4. Treatment

Cancer treatments, especially surgery and chemotherapy, are among the most important causes of catastrophic health expenditure (CHE) (12). Using oncology treatment modalities is dependent on socioeconomic status and financial protection provided by the states (12). Cancer treatment costs have been one of the major determinants of CHE in many countries, with an upward trend in recent years (13). Although there has been progress toward universal health coverage for non-communicable diseases, including cancer, since the announcement of the sustainable development goals in 2015, there is still a need for financial protection, especially for high-cost anti-cancer drugs (14).

Access to efficient treatment modalities, including radiotherapy, is very limited in some parts of the world. This makes the holistic approach to treatment impossible globally and increases avoidable mortality and morbidity from cancers (15). Even some drugs with proven effects in the treatment of certain cancers are not included in the essential drug list of some countries, while others have included medicines without proven effects (16, 17).

The relatively high cost of cancer management is a global challenge with resultant financial toxicity for patients and their families (18). Financial toxicity is now a universal problem for cancer patients. It is more serious in countries without universal health coverage, but even in countries with relatively good UHC, there are patients who experience financial toxicity due to no coverage of the costs by the basic package of UHC or overutilization of treatments, among other reasons (19). In addition, there are groups without UHC in these countries, including immigrants and minorities.

Implementation of universal health coverage has shown to decrease mortality in some cancers (20-22). Universal health coverage implementation also has resulted in shorter treatment intervals from diagnosis and lower rates of treatment abandonment, especially in lower socioeconomic groups (21, 23-25). Despite these benefits, there are examples of the failure of this approach in reducing mortality. Insurance coverage of treatments increased access very rapidly, but this did not end in a better prognosis for all patients (26). Having UHC but not supporting the basic costs for life has not improved the prognosis in cancer patients with low income, even in countries with good UHC (27).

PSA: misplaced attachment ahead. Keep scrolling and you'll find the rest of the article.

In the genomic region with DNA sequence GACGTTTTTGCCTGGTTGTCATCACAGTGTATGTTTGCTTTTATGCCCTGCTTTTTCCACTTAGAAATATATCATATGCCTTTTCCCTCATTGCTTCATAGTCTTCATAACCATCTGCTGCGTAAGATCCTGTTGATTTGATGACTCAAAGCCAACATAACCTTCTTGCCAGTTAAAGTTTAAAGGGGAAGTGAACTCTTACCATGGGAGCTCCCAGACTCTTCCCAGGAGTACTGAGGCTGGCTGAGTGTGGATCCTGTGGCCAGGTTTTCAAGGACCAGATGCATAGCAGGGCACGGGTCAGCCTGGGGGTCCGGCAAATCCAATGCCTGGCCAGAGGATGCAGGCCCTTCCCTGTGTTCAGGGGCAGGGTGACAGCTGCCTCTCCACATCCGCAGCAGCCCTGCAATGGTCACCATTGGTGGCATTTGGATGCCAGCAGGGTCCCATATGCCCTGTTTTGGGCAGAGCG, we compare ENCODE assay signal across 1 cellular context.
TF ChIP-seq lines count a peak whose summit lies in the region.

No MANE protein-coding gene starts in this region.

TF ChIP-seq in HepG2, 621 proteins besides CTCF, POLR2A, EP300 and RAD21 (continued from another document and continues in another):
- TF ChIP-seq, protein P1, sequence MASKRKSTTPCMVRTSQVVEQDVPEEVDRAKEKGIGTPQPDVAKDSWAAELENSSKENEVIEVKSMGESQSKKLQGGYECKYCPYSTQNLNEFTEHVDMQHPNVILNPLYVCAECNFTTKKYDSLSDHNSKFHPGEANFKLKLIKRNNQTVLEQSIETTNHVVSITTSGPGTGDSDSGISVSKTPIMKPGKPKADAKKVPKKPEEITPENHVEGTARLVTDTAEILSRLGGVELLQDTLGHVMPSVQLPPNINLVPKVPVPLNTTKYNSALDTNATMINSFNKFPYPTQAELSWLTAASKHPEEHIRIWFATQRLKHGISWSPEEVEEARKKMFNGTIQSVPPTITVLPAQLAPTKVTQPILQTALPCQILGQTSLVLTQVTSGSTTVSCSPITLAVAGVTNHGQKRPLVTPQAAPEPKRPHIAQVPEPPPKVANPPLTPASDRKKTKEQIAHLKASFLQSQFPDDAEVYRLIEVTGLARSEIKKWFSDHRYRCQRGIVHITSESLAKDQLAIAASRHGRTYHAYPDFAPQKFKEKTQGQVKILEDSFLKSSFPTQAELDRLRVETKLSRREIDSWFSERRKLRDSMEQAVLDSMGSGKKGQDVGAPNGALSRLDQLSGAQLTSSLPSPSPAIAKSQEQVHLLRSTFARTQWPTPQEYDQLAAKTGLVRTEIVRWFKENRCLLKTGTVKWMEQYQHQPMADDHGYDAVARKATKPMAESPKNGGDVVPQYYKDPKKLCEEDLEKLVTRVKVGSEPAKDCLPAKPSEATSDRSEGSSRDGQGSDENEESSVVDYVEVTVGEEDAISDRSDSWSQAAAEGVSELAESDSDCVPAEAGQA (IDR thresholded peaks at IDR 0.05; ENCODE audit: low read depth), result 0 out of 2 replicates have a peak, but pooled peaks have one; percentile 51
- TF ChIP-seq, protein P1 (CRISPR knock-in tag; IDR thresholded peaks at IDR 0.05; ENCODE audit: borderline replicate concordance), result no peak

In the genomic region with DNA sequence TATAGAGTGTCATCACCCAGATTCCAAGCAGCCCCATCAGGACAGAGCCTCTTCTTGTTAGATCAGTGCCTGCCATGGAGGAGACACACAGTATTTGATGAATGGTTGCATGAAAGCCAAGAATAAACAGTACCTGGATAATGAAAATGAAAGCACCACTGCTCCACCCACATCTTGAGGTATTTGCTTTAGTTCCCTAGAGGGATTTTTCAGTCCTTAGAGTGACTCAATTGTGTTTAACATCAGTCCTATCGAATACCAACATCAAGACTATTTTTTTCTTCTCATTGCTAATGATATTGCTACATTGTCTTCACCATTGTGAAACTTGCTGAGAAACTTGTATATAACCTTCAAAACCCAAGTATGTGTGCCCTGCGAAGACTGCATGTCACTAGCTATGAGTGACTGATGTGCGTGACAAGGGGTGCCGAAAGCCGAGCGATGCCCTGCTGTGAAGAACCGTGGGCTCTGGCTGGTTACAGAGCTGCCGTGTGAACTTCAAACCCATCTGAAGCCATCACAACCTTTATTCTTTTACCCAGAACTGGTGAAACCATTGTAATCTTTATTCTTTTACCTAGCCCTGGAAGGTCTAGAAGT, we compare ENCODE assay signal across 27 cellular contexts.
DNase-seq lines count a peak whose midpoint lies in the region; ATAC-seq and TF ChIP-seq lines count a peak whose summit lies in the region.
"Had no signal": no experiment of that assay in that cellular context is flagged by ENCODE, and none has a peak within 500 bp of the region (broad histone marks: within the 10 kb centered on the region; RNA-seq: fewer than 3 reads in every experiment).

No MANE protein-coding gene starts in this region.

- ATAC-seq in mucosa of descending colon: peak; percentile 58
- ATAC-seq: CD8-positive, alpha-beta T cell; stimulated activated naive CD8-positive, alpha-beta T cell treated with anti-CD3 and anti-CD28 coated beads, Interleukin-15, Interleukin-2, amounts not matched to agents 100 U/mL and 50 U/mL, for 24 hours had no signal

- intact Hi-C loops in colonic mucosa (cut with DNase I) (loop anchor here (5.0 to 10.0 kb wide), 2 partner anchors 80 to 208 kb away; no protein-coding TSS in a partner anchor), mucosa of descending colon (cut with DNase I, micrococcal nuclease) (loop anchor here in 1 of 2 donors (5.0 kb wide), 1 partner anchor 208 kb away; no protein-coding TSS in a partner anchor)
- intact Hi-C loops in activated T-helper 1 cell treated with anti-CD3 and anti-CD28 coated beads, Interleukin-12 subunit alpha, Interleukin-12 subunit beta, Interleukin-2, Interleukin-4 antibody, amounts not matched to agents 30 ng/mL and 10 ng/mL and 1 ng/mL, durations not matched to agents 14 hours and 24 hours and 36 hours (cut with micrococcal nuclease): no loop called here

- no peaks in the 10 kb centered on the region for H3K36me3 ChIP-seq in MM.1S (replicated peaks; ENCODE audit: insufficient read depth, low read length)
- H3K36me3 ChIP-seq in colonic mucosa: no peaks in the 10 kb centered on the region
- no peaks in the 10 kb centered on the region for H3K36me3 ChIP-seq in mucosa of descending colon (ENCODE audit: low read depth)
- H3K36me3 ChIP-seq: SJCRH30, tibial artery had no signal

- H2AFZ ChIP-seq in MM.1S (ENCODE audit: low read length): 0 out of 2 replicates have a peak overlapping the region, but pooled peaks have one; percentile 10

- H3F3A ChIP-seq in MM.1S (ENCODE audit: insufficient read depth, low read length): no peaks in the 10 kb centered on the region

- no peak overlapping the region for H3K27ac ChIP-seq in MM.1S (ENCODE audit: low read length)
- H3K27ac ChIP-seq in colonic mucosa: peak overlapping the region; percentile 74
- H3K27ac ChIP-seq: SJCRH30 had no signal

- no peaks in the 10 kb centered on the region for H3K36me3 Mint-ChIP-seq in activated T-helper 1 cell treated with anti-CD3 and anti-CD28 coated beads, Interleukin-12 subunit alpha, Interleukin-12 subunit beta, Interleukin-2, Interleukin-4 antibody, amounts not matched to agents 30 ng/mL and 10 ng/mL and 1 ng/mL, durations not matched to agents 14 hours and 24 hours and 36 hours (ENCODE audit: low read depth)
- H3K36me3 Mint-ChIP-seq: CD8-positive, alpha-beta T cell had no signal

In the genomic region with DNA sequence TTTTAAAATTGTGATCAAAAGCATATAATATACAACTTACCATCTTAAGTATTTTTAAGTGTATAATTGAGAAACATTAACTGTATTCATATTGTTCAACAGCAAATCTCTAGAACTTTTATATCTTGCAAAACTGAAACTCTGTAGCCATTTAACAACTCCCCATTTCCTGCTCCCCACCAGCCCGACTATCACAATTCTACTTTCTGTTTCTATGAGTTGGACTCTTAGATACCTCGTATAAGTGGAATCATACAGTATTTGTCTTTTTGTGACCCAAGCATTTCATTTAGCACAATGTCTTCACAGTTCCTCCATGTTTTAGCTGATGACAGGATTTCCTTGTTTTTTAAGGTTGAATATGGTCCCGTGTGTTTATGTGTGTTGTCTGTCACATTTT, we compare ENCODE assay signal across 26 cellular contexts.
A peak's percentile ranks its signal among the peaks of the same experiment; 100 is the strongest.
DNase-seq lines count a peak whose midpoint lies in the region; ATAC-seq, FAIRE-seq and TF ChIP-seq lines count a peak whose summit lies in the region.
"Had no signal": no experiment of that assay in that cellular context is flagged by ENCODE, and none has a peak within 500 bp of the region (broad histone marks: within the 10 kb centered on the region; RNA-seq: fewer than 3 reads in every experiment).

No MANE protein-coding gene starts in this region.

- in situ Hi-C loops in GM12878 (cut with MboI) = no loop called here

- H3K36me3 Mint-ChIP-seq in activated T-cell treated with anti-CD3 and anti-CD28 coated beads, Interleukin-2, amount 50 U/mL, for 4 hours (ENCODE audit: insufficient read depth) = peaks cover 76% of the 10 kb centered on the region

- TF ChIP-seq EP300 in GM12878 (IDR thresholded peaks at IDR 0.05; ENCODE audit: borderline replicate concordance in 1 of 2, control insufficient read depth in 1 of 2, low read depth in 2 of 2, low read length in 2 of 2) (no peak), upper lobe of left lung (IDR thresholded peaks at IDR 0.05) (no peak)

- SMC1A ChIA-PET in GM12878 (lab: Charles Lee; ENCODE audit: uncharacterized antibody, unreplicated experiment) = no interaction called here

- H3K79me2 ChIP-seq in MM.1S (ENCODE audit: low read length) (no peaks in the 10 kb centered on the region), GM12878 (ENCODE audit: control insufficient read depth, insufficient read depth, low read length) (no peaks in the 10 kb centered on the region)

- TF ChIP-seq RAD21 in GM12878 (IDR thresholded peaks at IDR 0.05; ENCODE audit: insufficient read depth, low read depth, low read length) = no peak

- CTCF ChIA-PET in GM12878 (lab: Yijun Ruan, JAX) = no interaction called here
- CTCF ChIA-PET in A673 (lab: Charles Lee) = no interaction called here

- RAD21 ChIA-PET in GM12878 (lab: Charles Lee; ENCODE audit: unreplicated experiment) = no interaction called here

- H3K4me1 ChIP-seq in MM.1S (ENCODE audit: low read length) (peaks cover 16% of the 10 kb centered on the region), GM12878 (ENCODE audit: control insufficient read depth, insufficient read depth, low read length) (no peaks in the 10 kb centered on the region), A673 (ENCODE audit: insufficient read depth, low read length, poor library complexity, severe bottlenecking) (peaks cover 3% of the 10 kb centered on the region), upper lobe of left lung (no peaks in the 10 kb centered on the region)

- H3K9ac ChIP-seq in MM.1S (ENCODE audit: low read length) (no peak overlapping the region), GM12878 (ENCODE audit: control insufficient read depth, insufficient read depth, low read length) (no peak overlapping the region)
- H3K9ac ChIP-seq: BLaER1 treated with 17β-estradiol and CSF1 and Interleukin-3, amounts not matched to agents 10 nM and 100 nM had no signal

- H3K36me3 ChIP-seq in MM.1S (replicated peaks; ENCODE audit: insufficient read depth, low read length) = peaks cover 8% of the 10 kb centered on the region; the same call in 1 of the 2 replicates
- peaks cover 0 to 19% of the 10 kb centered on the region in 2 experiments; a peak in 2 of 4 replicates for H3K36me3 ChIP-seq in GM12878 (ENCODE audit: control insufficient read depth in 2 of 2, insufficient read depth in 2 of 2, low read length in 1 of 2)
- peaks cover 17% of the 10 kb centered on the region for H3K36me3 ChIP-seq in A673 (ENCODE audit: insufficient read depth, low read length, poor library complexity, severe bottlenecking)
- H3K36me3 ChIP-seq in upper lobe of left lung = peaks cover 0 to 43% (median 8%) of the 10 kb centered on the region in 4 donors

The outcome of cancers between and within countries varies according to socioeconomic status (27-29). Even potentially treatable pediatric cancers have a poor outcome in low- and middle-income countries (29). Health systems, especially in these countries, need to implement operational plans for cancer registry, effective use of available resources, equitable distribution of cancer centers, capacity building, and ultimately universal health coverage for treatable and common malignancies with emphasis not only on treatment but also screening and prevention (30).

Patients’ awareness has a crucial role in commitment to treatment and screening programs, which ultimately result in better outcomes in those with higher education regardless of their socioeconomic status (31).

The use of digital health for continuity of care and even as a supportive measure for palliative care is now an accessible modality even in low-income countries, and it should be part of real practice (32).

It should be emphasized that recent experiences in reform focusing on infrastructures by improving the environment, increasing the medicines and equipment, and even increasing the number of staff without programs for the promotion of quality of care have not improved the outcomes and coverage of services (33).

There are suggestions for value-based pricing for oncology drugs (18). These suggestions are criticized for their possible effect on innovations in the field. However, it is clear that the current approach to pricing cancer medicines is not parallel with clinical outcomes. The maximum proven value of many expensive drugs is to extend a poor quality life expectancy by a few months. Oncology societies worldwide should be committed to value-based care, and the providers should avoid low-value care and consider the patients’ ability to pay in their clinical decisions. At the same time, the Ministries of Health should supervise the implementation of value-based care, especially for expensive care of cancer patients through insurance companies and accreditation procedures (34).